Report Of The President's Commission On
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The Commission

Senior Staff







The Accident


Commission Recommendations


The Commission found a number of inadequacies in the NRC and, therefore, proposes a restructuring of the agency. Because there is insufficient direction in the present statute, the President and Congress should consider incorporating many of the following measures in statutory form.

Agency Organization and Management

The Commission believes that as presently constituted, the NRC does not possess the organizational and management capabilities necessary for the effective pursuit of safety goals. The Commission recommends:

1.  The Nuclear Regulatory Commission should be restructured as a new independent agency in the executive branch.

a.  The present five-member commission should be abolished.

b.  The new agency should be headed by a single administrator appointed by the President, subject to the advice and consent of the Senate, to serve a substantial term (not coterminous with that of the President) in order to provide an expectation of continuity, but at the pleasure of the President to allow removal when the President deems it necessary. The administrator should be a person from outside the present agency.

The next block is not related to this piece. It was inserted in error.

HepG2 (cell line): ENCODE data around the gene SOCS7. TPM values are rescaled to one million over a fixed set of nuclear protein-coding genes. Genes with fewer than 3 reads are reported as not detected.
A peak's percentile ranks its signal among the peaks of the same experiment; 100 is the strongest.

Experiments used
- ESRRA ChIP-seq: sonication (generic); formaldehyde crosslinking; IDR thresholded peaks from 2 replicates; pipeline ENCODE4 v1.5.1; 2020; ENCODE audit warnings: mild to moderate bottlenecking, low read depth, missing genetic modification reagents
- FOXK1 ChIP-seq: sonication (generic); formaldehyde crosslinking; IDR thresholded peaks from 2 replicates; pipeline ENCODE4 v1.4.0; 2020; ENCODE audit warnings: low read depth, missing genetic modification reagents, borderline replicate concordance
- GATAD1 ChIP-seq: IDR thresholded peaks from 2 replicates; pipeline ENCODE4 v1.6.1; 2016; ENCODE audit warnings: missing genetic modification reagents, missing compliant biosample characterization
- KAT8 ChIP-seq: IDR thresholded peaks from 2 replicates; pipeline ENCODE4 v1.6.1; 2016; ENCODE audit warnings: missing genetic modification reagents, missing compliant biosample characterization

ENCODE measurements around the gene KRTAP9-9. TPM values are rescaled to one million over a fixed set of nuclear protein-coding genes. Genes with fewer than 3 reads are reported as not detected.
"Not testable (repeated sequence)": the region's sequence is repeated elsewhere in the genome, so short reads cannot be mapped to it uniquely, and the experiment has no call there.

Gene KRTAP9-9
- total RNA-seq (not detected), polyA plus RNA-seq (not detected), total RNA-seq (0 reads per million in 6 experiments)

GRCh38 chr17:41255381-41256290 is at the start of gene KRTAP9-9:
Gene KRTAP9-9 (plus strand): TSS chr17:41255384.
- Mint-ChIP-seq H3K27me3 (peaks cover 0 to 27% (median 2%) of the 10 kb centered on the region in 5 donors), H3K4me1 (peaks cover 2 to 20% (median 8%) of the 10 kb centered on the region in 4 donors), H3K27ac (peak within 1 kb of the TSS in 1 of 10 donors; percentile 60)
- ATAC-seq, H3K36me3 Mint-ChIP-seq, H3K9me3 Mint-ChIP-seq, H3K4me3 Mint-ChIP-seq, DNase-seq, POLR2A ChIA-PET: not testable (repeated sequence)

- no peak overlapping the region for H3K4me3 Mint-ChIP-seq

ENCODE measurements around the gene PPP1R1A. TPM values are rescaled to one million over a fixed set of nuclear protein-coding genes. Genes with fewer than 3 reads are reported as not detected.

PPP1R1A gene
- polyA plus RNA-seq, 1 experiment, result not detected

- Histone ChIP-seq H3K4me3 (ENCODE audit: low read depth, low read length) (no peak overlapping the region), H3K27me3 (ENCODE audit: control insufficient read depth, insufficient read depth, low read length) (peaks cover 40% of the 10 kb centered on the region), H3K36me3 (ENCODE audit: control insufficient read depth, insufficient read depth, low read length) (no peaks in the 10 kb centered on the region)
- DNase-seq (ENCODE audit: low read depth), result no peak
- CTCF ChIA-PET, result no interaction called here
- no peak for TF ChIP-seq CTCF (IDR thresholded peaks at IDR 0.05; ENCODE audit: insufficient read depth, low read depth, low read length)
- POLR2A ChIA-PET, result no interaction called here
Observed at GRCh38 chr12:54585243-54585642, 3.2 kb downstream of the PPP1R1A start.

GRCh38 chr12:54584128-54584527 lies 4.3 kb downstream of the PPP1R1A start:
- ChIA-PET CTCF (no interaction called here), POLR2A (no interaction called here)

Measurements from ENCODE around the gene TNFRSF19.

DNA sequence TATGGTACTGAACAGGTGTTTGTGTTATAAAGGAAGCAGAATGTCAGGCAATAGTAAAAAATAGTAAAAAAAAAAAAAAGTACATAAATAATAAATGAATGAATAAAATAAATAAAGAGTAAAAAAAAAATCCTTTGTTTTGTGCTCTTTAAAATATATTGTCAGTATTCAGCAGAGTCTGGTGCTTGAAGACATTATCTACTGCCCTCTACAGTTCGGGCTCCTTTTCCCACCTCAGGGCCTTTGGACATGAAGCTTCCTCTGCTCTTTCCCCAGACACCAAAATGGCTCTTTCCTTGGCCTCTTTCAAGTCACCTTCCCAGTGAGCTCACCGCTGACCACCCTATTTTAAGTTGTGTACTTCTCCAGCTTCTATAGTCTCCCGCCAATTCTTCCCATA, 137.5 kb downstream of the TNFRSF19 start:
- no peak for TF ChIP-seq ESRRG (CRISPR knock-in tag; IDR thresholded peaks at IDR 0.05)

c.  The administrator should have substantial discretionary authority over the internal organization and management of the new agency, and over personnel transfers from the existing NRC. Unlike the present NRC arrangement, the administrator and major staff components should be located in the same building or group of buildings.

d.  A major role of the administrator should be assuring that offices within the agency communicate sufficiently so that research, operating experience, and inspection and enforcement affect the overall performance of the agency.

 2.  An oversight committee on nuclear reactor safety should be established. Its purpose would be to examine, on a continuing basis, the performance of the agency and of the nuclear industry in addressing and resolving important public safety issues associated with the construction and operation of nuclear power plants, and in exploring the overall risks of nuclear power.

a.  The members of the committee, not to exceed 15 in number, should be appointed by the President and should include: persons conversant with public health, environmental protection, emergency planning, energy technology and policy, nuclear power generation, and nuclear safety; one or more state governors; and members of the general public.

b.  The committee, assisted by its own staff, should report to the President and to Congress at least annually.

3.  The Advisory Committee on Reactor Safeguards (ACRS) should be retained, in a strengthened role, to continue providing an independent technical check on safety matters. The members of the committee should continue to be part-time appointees; the Commission believes that the independence and high quality of the members might be compromised by making them full-time federal employees. The Commission recommends the following changes: